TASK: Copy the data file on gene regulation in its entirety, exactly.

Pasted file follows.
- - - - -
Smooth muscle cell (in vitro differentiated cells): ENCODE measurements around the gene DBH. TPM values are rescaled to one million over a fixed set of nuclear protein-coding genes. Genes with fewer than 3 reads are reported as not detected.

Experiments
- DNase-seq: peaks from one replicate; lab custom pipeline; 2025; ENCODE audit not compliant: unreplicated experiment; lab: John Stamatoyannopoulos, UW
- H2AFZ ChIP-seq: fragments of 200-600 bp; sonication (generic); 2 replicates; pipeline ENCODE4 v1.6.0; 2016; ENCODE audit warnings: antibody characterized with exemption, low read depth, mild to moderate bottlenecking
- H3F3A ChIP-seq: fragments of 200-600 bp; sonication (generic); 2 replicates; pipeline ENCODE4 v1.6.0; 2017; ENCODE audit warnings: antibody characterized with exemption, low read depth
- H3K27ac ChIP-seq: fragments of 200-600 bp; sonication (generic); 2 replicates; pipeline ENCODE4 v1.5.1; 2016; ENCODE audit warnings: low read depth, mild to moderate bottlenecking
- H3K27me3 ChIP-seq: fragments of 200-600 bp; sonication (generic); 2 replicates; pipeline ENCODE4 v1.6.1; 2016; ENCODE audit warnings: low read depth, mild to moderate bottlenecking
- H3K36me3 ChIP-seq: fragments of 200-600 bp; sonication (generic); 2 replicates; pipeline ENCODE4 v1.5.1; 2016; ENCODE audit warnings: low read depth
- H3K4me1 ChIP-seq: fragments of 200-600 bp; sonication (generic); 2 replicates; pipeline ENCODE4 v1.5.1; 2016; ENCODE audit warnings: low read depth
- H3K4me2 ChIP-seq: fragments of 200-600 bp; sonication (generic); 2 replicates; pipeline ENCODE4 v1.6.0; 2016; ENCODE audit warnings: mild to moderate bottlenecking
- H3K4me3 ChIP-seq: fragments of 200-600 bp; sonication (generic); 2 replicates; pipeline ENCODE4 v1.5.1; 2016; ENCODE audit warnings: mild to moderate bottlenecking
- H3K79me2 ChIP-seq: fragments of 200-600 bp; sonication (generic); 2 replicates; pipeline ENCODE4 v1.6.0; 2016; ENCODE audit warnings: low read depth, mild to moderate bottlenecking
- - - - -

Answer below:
Smooth muscle cell (in vitro differentiated cells): ENCODE measurements around the gene DBH. TPM values are rescaled to one million over a fixed set of nuclear protein-coding genes. Genes with fewer than 3 reads are reported as not detected.

Experiments
- DNase-seq: peaks from one replicate; lab custom pipeline; 2025; ENCODE audit not compliant: unreplicated experiment; lab: John Stamatoyannopoulos, UW
- H2AFZ ChIP-seq: fragments of 200-600 bp; sonication (generic); 2 replicates; pipeline ENCODE4 v1.6.0; 2016; ENCODE audit warnings: antibody characterized with exemption, low read depth, mild to moderate bottlenecking
- H3F3A ChIP-seq: fragments of 200-600 bp; sonication (generic); 2 replicates; pipeline ENCODE4 v1.6.0; 2017; ENCODE audit warnings: antibody characterized with exemption, low read depth
- H3K27ac ChIP-seq: fragments of 200-600 bp; sonication (generic); 2 replicates; pipeline ENCODE4 v1.5.1; 2016; ENCODE audit warnings: low read depth, mild to moderate bottlenecking
- H3K27me3 ChIP-seq: fragments of 200-600 bp; sonication (generic); 2 replicates; pipeline ENCODE4 v1.6.1; 2016; ENCODE audit warnings: low read depth, mild to moderate bottlenecking
- H3K36me3 ChIP-seq: fragments of 200-600 bp; sonication (generic); 2 replicates; pipeline ENCODE4 v1.5.1; 2016; ENCODE audit warnings: low read depth
- H3K4me1 ChIP-seq: fragments of 200-600 bp; sonication (generic); 2 replicates; pipeline ENCODE4 v1.5.1; 2016; ENCODE audit warnings: low read depth
- H3K4me2 ChIP-seq: fragments of 200-600 bp; sonication (generic); 2 replicates; pipeline ENCODE4 v1.6.0; 2016; ENCODE audit warnings: mild to moderate bottlenecking
- H3K4me3 ChIP-seq: fragments of 200-600 bp; sonication (generic); 2 replicates; pipeline ENCODE4 v1.5.1; 2016; ENCODE audit warnings: mild to moderate bottlenecking
- H3K79me2 ChIP-seq: fragments of 200-600 bp; sonication (generic); 2 replicates; pipeline ENCODE4 v1.6.0; 2016; ENCODE audit warnings: low read depth, mild to moderate bottlenecking